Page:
The RBI needs to make a careful assessment of the broad level of the exchange rate it can comfortably manage without pressure on the forex reserves. Furthermore, props like dollar swaps should not be extended beyond November 30, 2013. It is best that these props are removed before the eventual US tapering.

CAD and Gold

Governor Rajan is fully aware that the recent improvement in the trade balance is essentially because of stringent measures to curb gold imports. As regards the size of smuggled gold, the authorities are prone to underestimate the figure.

Although smuggled gold does not reflect in the trade balance, it reflects in the CAD as inward remittances are lower as they would be used to finance the smuggled gold. It is well-established that international data on gold destination-wise imports would give a reasonably accurate number for the extent of smuggling.

Absence of measures to mobilize domestic gold hoards

A notable feature of recent policy initiatives is the total absence of measures to mobilise domestic hoards of gold. The authorities appear to be averse to mobilising domestic hoards of gold at attractive rates of interest, perhaps because they fear that it could stimulate imports of gold and implicitly, the authorities accept gold as an instrument of saving.

This is erroneous. Mobilising domestic hoards of gold would reduce gold import demand. The costly mistake made in 1993 was to back off from setting up the Gold Bank, which had been announced in the February 1992 Budget. Not setting up the Bullion Corporation of India (BCI), as proposed by the KUB Rao Working Group would be a repetition of the mistake made twenty years ago. The government and the RBI should give serious attention to setting up the BCI.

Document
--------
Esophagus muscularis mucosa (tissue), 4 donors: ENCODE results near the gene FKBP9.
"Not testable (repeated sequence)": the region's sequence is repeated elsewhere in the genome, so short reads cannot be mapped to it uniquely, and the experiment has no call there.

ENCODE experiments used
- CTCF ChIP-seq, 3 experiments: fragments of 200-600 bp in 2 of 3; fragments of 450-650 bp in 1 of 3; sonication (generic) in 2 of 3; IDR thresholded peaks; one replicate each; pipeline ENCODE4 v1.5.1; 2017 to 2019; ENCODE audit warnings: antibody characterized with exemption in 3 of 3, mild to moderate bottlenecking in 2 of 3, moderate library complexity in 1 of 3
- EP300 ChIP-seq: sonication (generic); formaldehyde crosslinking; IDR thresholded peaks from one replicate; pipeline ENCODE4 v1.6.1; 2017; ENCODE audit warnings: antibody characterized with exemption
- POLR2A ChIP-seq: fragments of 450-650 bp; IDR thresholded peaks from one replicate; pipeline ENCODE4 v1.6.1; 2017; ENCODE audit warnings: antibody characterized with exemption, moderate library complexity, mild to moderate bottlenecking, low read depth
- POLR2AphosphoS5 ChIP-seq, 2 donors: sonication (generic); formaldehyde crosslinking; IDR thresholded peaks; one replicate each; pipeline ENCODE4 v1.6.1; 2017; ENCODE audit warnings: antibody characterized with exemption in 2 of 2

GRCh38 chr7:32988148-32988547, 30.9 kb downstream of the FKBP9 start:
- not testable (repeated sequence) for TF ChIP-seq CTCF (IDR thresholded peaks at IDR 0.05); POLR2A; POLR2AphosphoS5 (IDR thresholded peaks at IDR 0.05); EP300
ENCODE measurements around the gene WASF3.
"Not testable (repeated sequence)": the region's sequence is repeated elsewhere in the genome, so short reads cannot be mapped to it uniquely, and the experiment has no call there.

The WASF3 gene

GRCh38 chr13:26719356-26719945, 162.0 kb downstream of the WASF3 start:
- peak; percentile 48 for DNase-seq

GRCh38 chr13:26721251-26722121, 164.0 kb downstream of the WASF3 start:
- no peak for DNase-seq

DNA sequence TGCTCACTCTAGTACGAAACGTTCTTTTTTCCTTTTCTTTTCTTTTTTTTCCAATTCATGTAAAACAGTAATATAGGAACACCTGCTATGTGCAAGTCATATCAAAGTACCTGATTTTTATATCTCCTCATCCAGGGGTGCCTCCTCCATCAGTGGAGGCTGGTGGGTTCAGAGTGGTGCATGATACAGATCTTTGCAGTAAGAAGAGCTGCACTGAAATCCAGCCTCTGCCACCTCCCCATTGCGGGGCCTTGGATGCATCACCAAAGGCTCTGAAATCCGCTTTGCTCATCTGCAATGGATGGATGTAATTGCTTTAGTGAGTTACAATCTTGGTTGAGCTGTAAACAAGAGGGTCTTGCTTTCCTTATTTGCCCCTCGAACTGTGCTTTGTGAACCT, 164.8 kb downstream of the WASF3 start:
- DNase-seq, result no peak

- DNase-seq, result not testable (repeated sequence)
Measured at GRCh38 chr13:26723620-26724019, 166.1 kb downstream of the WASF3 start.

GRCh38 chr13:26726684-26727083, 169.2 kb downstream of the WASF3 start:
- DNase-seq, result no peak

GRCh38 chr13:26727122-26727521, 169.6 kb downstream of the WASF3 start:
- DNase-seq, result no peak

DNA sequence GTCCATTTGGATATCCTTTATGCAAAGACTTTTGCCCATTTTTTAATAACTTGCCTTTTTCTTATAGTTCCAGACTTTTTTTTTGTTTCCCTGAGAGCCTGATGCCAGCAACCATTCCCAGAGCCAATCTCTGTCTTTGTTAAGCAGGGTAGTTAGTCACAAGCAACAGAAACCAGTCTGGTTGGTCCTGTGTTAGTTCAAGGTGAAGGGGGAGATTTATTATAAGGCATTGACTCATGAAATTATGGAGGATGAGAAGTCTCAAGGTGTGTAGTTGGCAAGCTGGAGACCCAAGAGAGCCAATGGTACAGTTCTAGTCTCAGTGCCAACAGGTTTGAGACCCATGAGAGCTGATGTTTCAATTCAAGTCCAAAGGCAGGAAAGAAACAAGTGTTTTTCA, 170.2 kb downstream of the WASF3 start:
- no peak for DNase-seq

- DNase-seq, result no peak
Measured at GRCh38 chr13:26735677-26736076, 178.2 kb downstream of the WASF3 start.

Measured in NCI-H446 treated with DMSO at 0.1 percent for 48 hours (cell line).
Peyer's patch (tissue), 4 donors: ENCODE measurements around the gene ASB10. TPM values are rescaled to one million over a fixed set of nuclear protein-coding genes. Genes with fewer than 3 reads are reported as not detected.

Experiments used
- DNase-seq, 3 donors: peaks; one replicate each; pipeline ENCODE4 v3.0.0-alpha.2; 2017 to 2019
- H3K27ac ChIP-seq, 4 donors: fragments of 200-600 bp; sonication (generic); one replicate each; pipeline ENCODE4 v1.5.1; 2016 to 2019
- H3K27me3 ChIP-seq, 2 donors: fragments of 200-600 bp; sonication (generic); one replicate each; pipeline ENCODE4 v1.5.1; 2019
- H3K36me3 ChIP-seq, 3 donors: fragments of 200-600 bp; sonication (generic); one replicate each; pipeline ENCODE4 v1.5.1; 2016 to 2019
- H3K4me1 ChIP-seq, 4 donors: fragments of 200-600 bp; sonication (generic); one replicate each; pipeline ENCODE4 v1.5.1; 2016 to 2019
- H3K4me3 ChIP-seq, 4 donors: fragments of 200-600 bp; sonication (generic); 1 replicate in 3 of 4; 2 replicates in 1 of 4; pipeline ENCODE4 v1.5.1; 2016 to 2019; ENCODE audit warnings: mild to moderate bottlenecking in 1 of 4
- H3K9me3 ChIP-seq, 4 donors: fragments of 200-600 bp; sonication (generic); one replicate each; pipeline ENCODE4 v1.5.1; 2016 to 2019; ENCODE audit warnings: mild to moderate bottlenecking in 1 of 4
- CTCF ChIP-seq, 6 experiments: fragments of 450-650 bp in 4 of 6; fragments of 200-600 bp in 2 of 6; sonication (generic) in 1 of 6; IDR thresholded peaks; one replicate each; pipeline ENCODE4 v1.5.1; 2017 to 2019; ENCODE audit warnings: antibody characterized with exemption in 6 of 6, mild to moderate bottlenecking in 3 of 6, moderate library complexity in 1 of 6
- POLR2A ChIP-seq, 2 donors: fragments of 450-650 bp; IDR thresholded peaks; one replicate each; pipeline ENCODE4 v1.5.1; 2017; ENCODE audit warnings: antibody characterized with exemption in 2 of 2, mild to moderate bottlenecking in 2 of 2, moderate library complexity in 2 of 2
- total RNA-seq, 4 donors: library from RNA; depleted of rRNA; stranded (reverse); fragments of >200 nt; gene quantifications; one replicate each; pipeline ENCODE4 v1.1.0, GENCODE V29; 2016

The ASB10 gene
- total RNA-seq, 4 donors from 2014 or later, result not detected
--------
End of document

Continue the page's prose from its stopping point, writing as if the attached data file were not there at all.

Monetary policy and inflation

Inflation control is the central remit of monetary policy. Concerns about growth are important, but monetary policy has to ensure that at the margin, inflation control overrides growth concerns. Governor Rajan should not yield to the seductive sirens from industry crying over every small increase in policy interest rates.

The period between now and May 2014 will be crucial in the management of inflation. While refraining from sledgehammer measures, Governor Rajan should use every window of opportunity to increase policy interest rates in a calibrated manner.

He is decidedly the Wizard of Communication and while undertaking policies for monetary correction, he should use his persuasive skills to calm the nerves of markets.

I do not tire of repeating the celebrated statement by India's foremost monetary economics academician, P R Brahmananda, who said: "Not caring about inflation is like going into battle without caring for the wounded, the dying and the dead."

Please Note: This article was first published in The Freepress Journal on November 18, 2013. Syndicated.

This column, Common Voice is authored by Savak Sohrab Tarapore. Mr. Tarapore, is an economist and he runs his own Multi-Language Syndicated Column. Mr. Tarapore's other column, which appears in The Hindu Business Line, is titled Maverick View.

Disclaimer: